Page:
InfoQ’s Robert Bazinet and Matthew Bass had the opportunity recently to talk with Jeremy McAnally about his new book, Ruby in Practice. Jeremy gives readers insight about the book but goes into detail about Ruby’s use in the enterprise.
Aaron Patterson has a solution for native Windows RubyGems that support both Ruby 1.8 and 1.9 at the same time: fat binary gems. Is It JRuby.com tracks JRuby compatibility for popular Gems; and some new RubyGems plugins emerged.
This interview talks about David A. Black’s new book, The Well-Grounded Rubyist, and his views on learning Ruby and making the transition from Ruby 1.8.6 to 1.9.1.
New patches by Joe Damato improve the efficiency of Ruby 1.8.x's green threads with heap stacks: instead of copying the entire stack at every context switch, the patches actually switch between different stacks. Ryan Davis released zenprofile and event_hook for efficient profiling. Also: work on a MacRuby Ahead of Time compiler using LLVM has started.
Dmitry Jemerov is the lead developer of the RubyMine IDE project at JetBrains. RubyMine is the new integrated development environment from JetBrains focusing on helping Ruby and Ruby on Rails developers be more productive and efficient programmers.
JRuby 1.3 will allow to reduce startup times in some situations using Nailgun. Nokogiri, a popular XML library, now runs on the latest JRuby thanks to ruby-ffi. Finally: Ruby 1.9.1-p129 is a new release that fixes a few bugs and security issues.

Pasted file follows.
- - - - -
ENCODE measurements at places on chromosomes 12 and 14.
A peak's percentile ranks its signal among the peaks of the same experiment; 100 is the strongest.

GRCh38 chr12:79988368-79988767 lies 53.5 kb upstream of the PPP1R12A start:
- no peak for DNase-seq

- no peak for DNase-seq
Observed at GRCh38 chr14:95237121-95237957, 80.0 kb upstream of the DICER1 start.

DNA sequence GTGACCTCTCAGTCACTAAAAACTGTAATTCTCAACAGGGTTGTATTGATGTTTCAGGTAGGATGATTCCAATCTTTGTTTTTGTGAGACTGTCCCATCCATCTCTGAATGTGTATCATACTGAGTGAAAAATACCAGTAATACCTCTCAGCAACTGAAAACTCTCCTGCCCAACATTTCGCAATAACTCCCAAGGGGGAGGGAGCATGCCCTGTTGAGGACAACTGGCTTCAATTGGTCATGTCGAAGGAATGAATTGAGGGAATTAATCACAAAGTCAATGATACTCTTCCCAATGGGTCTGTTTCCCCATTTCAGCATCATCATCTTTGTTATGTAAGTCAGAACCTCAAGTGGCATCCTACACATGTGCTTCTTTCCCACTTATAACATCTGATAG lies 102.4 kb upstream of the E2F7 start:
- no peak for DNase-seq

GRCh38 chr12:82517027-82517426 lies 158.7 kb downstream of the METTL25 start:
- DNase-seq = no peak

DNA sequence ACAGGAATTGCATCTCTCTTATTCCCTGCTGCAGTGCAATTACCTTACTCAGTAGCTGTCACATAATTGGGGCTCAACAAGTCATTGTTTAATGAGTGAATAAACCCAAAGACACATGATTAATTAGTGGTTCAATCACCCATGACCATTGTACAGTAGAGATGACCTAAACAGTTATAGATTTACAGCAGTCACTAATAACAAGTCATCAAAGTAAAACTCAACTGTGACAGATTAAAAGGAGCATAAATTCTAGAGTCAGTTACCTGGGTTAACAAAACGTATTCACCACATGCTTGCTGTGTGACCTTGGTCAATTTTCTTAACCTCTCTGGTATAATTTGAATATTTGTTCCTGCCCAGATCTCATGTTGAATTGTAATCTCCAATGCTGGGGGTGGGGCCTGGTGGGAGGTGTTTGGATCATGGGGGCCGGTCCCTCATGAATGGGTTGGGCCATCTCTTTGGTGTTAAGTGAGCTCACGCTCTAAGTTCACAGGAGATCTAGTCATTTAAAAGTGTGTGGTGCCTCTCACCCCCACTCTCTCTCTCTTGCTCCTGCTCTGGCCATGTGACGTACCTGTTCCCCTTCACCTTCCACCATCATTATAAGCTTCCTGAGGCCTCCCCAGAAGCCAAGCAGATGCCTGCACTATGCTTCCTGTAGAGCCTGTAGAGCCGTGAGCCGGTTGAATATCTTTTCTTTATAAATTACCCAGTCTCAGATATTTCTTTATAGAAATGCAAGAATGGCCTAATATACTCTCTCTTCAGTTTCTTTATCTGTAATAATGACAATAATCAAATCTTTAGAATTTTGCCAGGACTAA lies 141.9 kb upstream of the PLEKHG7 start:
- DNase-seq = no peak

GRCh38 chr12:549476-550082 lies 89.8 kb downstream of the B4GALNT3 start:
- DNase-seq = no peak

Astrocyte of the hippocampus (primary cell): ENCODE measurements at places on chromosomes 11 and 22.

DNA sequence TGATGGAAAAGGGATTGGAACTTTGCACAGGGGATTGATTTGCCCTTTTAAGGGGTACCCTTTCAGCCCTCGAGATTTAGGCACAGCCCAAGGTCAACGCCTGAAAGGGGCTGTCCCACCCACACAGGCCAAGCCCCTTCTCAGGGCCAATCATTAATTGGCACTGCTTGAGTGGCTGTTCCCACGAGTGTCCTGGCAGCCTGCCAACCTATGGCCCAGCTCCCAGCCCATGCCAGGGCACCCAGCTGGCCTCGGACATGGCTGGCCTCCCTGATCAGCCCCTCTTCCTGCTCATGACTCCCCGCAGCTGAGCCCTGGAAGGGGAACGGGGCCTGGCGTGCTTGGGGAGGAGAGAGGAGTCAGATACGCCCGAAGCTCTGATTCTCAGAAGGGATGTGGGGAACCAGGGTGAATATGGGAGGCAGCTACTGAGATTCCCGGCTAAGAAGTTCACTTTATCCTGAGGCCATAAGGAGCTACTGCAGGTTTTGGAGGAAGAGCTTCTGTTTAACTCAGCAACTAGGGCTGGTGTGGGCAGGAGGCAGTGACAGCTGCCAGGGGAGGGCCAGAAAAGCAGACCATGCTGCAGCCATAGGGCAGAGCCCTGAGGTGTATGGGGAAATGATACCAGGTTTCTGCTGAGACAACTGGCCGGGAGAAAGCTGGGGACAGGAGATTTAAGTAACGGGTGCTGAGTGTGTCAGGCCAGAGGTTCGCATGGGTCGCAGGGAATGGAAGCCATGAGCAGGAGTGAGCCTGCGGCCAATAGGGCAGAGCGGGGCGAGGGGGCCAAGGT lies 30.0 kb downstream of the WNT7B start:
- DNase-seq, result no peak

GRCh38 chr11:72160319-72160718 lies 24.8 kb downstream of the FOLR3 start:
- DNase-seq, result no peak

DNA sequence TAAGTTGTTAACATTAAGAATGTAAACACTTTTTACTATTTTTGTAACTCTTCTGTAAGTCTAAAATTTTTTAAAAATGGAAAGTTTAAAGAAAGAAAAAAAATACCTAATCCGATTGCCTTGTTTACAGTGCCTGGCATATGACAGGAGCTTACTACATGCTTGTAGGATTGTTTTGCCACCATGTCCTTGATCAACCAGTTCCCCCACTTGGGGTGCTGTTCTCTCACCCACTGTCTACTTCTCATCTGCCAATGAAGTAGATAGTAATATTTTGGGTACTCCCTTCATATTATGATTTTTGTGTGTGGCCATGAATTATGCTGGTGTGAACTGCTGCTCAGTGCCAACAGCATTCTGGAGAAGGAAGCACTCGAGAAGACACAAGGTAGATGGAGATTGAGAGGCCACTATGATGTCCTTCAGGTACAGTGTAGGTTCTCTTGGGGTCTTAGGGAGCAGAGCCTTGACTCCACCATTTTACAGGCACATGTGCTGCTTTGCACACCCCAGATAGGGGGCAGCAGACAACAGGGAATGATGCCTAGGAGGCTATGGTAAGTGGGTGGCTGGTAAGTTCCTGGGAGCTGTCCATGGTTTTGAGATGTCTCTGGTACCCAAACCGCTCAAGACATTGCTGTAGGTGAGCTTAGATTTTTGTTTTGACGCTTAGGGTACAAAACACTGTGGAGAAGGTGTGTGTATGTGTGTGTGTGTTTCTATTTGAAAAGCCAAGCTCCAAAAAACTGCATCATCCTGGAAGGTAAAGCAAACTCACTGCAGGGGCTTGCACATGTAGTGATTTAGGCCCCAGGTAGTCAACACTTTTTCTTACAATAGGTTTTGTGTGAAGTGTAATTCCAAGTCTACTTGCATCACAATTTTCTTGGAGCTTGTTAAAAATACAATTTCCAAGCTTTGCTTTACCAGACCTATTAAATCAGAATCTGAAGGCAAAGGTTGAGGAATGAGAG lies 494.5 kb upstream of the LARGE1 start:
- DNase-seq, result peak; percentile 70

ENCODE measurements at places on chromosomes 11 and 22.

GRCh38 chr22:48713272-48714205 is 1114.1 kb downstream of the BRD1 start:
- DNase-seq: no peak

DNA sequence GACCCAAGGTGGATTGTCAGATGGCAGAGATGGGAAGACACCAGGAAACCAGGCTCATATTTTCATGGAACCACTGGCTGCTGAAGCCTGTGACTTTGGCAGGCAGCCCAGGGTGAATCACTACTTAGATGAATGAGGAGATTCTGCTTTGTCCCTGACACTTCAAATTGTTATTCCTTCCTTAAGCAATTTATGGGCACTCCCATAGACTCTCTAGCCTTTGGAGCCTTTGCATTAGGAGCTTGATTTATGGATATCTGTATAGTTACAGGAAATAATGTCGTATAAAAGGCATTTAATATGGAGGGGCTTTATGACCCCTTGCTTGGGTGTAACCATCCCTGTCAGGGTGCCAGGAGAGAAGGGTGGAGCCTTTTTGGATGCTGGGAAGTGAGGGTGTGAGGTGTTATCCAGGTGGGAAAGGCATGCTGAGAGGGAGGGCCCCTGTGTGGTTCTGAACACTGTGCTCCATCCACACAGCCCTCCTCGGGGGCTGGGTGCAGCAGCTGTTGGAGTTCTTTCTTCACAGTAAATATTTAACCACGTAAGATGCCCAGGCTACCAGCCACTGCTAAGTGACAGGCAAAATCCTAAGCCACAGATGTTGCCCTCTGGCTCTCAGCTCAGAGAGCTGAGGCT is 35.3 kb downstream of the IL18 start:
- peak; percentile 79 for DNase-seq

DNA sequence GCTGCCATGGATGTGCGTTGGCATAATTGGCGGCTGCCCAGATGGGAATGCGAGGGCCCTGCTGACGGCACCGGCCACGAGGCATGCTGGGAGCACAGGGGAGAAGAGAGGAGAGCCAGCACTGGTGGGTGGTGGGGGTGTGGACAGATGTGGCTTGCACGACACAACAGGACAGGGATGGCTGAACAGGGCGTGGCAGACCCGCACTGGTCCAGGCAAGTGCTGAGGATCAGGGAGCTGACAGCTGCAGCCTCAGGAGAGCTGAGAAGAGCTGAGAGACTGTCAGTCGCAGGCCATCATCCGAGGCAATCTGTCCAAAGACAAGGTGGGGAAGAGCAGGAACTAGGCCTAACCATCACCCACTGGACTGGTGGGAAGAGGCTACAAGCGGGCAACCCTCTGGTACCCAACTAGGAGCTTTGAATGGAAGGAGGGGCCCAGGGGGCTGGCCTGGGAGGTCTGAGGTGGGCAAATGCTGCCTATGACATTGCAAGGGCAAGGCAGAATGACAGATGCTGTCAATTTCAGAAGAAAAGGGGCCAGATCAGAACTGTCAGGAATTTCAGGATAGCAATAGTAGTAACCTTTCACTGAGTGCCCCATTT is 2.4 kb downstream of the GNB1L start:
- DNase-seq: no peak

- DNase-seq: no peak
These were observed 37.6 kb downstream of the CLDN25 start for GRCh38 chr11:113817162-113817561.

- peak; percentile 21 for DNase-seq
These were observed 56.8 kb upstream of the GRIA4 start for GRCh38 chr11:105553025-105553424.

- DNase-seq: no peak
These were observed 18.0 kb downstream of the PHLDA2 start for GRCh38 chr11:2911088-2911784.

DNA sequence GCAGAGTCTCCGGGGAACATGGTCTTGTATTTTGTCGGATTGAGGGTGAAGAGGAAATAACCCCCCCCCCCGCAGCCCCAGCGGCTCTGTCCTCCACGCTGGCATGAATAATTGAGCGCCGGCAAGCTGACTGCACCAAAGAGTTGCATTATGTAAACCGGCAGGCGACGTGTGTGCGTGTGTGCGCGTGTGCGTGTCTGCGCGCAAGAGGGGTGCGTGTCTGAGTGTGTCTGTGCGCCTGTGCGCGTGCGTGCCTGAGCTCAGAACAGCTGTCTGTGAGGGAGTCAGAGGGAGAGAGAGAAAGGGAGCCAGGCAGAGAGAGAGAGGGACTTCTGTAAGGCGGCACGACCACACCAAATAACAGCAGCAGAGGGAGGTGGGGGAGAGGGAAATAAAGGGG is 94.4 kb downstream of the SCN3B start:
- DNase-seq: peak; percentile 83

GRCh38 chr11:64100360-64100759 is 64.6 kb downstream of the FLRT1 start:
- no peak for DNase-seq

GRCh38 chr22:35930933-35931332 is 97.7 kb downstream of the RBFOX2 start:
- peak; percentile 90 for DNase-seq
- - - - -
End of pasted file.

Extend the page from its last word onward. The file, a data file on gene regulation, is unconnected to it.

When it comes to performance, Ruby 1.9.1 seems to clearly beat it's predecessor, as a new real world benchmark shows. There are other ways, though, to avoid inefficiencies in 1.8.x, by knowing how the GC works or when to disable pthreads. Also: Viktor Hokstad's been busy writing a Ruby compiler from scratch.
RiCal is an implementation of RFC2445, better known as the iCalendar format. We talked to its creator Rick DeNatale to learn why Ruby needed a new library for parsing and generating the iCalendar format.
James Edward Gray II wrote a series of posts on character encoding in Ruby, providing various tricks and detailed explanations to make you ready for Ruby 1.9.
CrossTwine aims to improve the performance of MRI, 1.9.1, and Python. Unlike new Ruby VMs, the CrossTwine Linker allows to improve efficiency of the existing interpreters and VMs, while keeping their complete feature set. The company plans to offer services to use the CrossTwine Linker technology to speed up specific applications.
JetBrains, the developers of IntelliJ IDEA and ReSharper among others, released its first foray into the Ruby space with RubyMine 1.0 – an IDE for Ruby and Ruby on Rails development.
The current Ruby 1.9.1 doesn't have the required features to allow ParseTree's runtime features to work - which means some libraries that depend on those features won't work. Examples are Merb's action arguments or heckle. We take a look at the state of ParseTree - and how ruby_parser is a possible way out.
The first results of performance work on the next version of MacRuby are now available in an experimental branch. A new VM based on LLVM is used and already shows significant speed improvements over earlier MacRuby versions.
Ruby 1.9 adoption hasn't made much progress yet, the biggest problem being Gems that don't work with Ruby 1.9. "Ruby 1.9 Or Bust" is a new project that aims to increase the 1.9 compatibility for popular Gems.
Wee is a web framework similar to Seaside that uses continuations and provides reusable UI components. With Ruby 1.9, continuations stopped leaking memory and can therefore be used safely in a production environment.